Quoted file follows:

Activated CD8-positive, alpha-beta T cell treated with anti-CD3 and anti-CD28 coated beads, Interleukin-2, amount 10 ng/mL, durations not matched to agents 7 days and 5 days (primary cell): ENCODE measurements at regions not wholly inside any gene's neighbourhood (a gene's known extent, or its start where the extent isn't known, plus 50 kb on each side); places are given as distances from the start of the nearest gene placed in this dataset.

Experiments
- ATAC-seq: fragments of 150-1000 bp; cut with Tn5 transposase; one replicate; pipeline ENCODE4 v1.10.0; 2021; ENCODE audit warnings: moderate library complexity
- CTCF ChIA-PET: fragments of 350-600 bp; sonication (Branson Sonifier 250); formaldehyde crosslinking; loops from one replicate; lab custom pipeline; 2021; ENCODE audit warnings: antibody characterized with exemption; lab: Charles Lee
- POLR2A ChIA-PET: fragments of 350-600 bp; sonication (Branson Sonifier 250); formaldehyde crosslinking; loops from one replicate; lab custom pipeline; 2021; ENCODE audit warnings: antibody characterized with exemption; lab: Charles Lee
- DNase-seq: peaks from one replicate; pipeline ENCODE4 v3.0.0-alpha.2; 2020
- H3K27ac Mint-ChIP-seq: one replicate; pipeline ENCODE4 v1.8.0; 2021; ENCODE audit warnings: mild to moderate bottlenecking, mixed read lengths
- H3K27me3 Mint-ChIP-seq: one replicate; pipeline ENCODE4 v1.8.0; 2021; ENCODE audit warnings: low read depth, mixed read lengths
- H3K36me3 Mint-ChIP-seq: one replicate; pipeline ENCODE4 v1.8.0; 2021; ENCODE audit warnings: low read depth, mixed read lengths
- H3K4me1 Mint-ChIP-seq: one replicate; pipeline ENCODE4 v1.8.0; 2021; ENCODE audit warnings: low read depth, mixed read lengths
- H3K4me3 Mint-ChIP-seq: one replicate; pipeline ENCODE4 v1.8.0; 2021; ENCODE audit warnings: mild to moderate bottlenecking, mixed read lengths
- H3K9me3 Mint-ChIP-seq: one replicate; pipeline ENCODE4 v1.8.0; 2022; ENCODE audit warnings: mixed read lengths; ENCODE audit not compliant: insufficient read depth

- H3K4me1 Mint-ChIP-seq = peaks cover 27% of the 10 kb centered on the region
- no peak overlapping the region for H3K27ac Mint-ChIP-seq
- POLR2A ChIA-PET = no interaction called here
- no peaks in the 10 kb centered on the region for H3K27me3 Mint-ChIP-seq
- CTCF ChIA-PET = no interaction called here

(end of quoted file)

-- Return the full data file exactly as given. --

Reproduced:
Activated CD8-positive, alpha-beta T cell treated with anti-CD3 and anti-CD28 coated beads, Interleukin-2, amount 10 ng/mL, durations not matched to agents 7 days and 5 days (primary cell): ENCODE measurements at regions not wholly inside any gene's neighbourhood (a gene's known extent, or its start where the extent isn't known, plus 50 kb on each side); places are given as distances from the start of the nearest gene placed in this dataset.

Experiments
- ATAC-seq: fragments of 150-1000 bp; cut with Tn5 transposase; one replicate; pipeline ENCODE4 v1.10.0; 2021; ENCODE audit warnings: moderate library complexity
- CTCF ChIA-PET: fragments of 350-600 bp; sonication (Branson Sonifier 250); formaldehyde crosslinking; loops from one replicate; lab custom pipeline; 2021; ENCODE audit warnings: antibody characterized with exemption; lab: Charles Lee
- POLR2A ChIA-PET: fragments of 350-600 bp; sonication (Branson Sonifier 250); formaldehyde crosslinking; loops from one replicate; lab custom pipeline; 2021; ENCODE audit warnings: antibody characterized with exemption; lab: Charles Lee
- DNase-seq: peaks from one replicate; pipeline ENCODE4 v3.0.0-alpha.2; 2020
- H3K27ac Mint-ChIP-seq: one replicate; pipeline ENCODE4 v1.8.0; 2021; ENCODE audit warnings: mild to moderate bottlenecking, mixed read lengths
- H3K27me3 Mint-ChIP-seq: one replicate; pipeline ENCODE4 v1.8.0; 2021; ENCODE audit warnings: low read depth, mixed read lengths
- H3K36me3 Mint-ChIP-seq: one replicate; pipeline ENCODE4 v1.8.0; 2021; ENCODE audit warnings: low read depth, mixed read lengths
- H3K4me1 Mint-ChIP-seq: one replicate; pipeline ENCODE4 v1.8.0; 2021; ENCODE audit warnings: low read depth, mixed read lengths
- H3K4me3 Mint-ChIP-seq: one replicate; pipeline ENCODE4 v1.8.0; 2021; ENCODE audit warnings: mild to moderate bottlenecking, mixed read lengths
- H3K9me3 Mint-ChIP-seq: one replicate; pipeline ENCODE4 v1.8.0; 2022; ENCODE audit warnings: mixed read lengths; ENCODE audit not compliant: insufficient read depth

- H3K4me1 Mint-ChIP-seq = peaks cover 27% of the 10 kb centered on the region
- no peak overlapping the region for H3K27ac Mint-ChIP-seq
- POLR2A ChIA-PET = no interaction called here
- no peaks in the 10 kb centered on the region for H3K27me3 Mint-ChIP-seq
- CTCF ChIA-PET = no interaction called here